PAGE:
Thursday, October 16, 2008

White Noise

On my recent trip across the pond, my travel companion, Scottish Historical author extraordinaire Veronica Wolff, told me this phrase one night over a discussion (and a whisky or two) about how relaxing it was in Scotland away from all the "white noise" of normal life.

It really resonated with me. She was referring (or at least I took it to mean) all the "stuff" we have going on in our life, all the things we surround ourselves with, all those extra things that drown out what's important and add to the stress. For me it's the driving the kids around to endless activities, signing up for this or that, over-stuffed closets of clothes and toys (i.e. the junk!), email, internet, paperwork...all those demands on our time that sometimes feel overwhelming and out of control.

My kids' weekly schedule is ridiculous: dance once--sometimes twice--a week, two soccer practices, two soccer games, tutoring, tae kwon do for both kids twice a week, boy scouts once a week, and cross country twice a week. All this for only TWO children. Most of these also require some amount of parent support. These are the "normal" activities, factor in doctors appointments, ortho appointments, conferences...

You get the point. And I haven't even mentioned work-related stuff (websites, promotion, blogging :)).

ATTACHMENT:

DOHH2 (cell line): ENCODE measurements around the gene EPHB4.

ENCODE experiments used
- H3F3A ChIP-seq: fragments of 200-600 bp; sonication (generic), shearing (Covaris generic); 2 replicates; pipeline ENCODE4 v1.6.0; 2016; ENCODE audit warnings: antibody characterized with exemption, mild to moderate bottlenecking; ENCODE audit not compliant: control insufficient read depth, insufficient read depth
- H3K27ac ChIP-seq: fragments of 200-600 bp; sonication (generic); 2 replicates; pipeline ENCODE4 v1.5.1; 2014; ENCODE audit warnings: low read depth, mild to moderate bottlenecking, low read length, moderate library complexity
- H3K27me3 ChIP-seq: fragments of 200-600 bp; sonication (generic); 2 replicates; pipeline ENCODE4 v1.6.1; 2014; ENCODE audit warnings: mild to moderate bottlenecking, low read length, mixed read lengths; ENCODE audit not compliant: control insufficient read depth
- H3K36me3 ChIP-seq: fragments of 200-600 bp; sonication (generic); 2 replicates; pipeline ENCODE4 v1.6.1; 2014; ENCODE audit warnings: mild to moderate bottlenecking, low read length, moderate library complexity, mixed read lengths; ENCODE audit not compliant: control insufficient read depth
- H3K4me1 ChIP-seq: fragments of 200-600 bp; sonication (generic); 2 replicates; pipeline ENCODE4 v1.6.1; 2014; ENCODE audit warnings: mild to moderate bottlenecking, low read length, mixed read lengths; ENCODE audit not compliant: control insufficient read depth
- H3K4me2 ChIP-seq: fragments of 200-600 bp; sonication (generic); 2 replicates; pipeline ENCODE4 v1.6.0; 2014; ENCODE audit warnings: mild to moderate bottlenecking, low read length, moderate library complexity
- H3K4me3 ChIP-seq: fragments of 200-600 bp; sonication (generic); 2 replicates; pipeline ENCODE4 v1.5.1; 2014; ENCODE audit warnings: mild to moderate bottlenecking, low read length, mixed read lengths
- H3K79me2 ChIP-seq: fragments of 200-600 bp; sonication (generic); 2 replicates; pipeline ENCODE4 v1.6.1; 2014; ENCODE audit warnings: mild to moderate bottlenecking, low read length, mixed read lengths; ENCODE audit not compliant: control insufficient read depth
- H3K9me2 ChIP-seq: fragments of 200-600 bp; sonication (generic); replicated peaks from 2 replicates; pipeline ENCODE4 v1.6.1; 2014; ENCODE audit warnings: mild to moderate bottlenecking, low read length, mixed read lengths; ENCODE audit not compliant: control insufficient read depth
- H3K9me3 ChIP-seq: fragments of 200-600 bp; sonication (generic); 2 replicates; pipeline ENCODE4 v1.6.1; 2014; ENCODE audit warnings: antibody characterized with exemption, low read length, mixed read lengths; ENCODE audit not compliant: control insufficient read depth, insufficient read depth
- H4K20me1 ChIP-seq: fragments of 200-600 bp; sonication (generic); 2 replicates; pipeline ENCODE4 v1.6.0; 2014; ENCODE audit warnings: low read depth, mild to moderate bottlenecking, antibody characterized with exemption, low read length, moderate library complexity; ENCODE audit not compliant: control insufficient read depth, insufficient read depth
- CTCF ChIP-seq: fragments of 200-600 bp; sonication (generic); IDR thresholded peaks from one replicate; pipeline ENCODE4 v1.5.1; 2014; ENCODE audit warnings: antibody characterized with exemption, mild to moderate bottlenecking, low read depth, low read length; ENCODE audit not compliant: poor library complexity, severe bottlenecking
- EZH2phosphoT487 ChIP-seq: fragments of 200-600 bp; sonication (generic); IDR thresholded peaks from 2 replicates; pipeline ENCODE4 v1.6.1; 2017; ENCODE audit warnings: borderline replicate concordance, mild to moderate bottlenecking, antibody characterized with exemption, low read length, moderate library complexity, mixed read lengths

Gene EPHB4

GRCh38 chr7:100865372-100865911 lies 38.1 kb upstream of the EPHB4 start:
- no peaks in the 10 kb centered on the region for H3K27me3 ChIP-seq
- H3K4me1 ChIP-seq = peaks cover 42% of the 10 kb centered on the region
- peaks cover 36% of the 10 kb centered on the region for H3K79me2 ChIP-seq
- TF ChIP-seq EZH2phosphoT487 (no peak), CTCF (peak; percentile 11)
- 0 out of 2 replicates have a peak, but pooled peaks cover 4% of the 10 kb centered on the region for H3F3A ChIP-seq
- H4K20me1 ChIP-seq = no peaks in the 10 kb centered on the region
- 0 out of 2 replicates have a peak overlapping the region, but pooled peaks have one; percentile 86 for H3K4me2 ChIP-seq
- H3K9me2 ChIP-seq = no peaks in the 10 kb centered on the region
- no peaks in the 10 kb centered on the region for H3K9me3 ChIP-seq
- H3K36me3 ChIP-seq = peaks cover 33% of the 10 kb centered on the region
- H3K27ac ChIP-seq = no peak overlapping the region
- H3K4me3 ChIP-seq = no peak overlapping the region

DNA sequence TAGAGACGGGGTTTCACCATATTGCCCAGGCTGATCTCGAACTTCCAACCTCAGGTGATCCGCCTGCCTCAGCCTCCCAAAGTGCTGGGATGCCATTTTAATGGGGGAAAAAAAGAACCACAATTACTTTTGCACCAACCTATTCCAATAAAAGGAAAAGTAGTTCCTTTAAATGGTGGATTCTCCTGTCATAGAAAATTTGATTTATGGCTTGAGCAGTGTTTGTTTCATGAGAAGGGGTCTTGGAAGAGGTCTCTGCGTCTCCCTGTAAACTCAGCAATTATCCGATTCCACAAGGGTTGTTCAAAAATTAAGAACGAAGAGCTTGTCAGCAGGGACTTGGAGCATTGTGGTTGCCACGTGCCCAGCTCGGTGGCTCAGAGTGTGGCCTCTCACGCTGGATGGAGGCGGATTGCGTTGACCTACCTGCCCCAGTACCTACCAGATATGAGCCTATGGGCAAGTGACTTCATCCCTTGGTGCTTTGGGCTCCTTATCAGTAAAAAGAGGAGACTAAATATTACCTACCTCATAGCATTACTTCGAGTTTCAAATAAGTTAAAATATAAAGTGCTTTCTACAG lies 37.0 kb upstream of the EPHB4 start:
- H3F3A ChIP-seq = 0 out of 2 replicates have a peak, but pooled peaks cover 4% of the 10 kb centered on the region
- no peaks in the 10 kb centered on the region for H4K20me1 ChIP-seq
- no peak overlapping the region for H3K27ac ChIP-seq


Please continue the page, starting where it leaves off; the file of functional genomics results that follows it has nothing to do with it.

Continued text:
I know I'm not alone in wondering how I do this to myself.

When I was in Scotland I vowed to simplify when I got home. It hasn't happened. It's hard to know where to cut, where to simplify.

I think living in America, where we have so much available to us, it's hard not to take advantage of it and get caught up in the rat race. If your seven year old shows promise as a baseball, soccer, tennis, (fill in the sport), there's the temptation to "give them the opportunity" and hire a personal coach. Really? A personal coach for a seven year old? Talk about upping the ante.

When I travel, I make it a point to cut myself off from the internet and email. It's amazing how freeing it is. Usually I don't even bother to connect, although this trip we had free wi-fi at a number of hotels and I popped on a couple of times (mostly to email photos to the family).

Both Veronica and I were talking about how amazing it would be to rent a cottage on some Hebridean island for a few months (or a year). Part of the appeal for me, I think, is to remove myself from the hustle and bustle of modern american life. I'm sure I'd miss the fabulous restaurants, the cinema multiplexes, the Starbucks :), Target, the knowledge that if I want something its probably only a few miles away, but I can definitely see the appeal on getting away from it all for a while and reconnecting with what's really important.

What about you have too much "white noise" in your life? Have you ever considered chucking it all for a while and moving somewhere remote?